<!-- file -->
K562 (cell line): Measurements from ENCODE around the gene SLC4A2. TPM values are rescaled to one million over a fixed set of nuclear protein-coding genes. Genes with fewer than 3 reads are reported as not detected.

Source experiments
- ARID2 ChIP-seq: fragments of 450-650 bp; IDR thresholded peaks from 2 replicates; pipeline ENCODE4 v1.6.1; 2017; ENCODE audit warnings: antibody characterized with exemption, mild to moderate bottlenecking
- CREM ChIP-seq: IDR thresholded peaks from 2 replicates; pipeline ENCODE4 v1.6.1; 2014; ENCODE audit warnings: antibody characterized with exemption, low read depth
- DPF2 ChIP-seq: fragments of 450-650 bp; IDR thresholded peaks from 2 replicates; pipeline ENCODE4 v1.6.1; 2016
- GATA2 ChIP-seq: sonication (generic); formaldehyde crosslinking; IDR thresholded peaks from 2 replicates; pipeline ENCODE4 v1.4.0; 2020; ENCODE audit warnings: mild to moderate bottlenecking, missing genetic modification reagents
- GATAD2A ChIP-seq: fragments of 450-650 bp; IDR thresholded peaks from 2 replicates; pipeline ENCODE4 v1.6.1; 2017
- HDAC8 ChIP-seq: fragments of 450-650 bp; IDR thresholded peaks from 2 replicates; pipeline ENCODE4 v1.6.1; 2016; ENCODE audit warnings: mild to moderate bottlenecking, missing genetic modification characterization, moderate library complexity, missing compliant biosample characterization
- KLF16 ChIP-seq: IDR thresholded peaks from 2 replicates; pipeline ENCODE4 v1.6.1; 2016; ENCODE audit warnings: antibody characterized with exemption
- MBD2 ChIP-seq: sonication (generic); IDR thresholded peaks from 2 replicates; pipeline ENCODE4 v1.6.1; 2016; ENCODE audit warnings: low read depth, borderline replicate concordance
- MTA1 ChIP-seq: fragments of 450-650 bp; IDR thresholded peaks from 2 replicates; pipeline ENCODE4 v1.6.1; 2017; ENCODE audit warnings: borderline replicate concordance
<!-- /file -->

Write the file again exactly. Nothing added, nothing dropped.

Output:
K562 (cell line): Measurements from ENCODE around the gene SLC4A2. TPM values are rescaled to one million over a fixed set of nuclear protein-coding genes. Genes with fewer than 3 reads are reported as not detected.

Source experiments
- ARID2 ChIP-seq: fragments of 450-650 bp; IDR thresholded peaks from 2 replicates; pipeline ENCODE4 v1.6.1; 2017; ENCODE audit warnings: antibody characterized with exemption, mild to moderate bottlenecking
- CREM ChIP-seq: IDR thresholded peaks from 2 replicates; pipeline ENCODE4 v1.6.1; 2014; ENCODE audit warnings: antibody characterized with exemption, low read depth
- DPF2 ChIP-seq: fragments of 450-650 bp; IDR thresholded peaks from 2 replicates; pipeline ENCODE4 v1.6.1; 2016
- GATA2 ChIP-seq: sonication (generic); formaldehyde crosslinking; IDR thresholded peaks from 2 replicates; pipeline ENCODE4 v1.4.0; 2020; ENCODE audit warnings: mild to moderate bottlenecking, missing genetic modification reagents
- GATAD2A ChIP-seq: fragments of 450-650 bp; IDR thresholded peaks from 2 replicates; pipeline ENCODE4 v1.6.1; 2017
- HDAC8 ChIP-seq: fragments of 450-650 bp; IDR thresholded peaks from 2 replicates; pipeline ENCODE4 v1.6.1; 2016; ENCODE audit warnings: mild to moderate bottlenecking, missing genetic modification characterization, moderate library complexity, missing compliant biosample characterization
- KLF16 ChIP-seq: IDR thresholded peaks from 2 replicates; pipeline ENCODE4 v1.6.1; 2016; ENCODE audit warnings: antibody characterized with exemption
- MBD2 ChIP-seq: sonication (generic); IDR thresholded peaks from 2 replicates; pipeline ENCODE4 v1.6.1; 2016; ENCODE audit warnings: low read depth, borderline replicate concordance
- MTA1 ChIP-seq: fragments of 450-650 bp; IDR thresholded peaks from 2 replicates; pipeline ENCODE4 v1.6.1; 2017; ENCODE audit warnings: borderline replicate concordance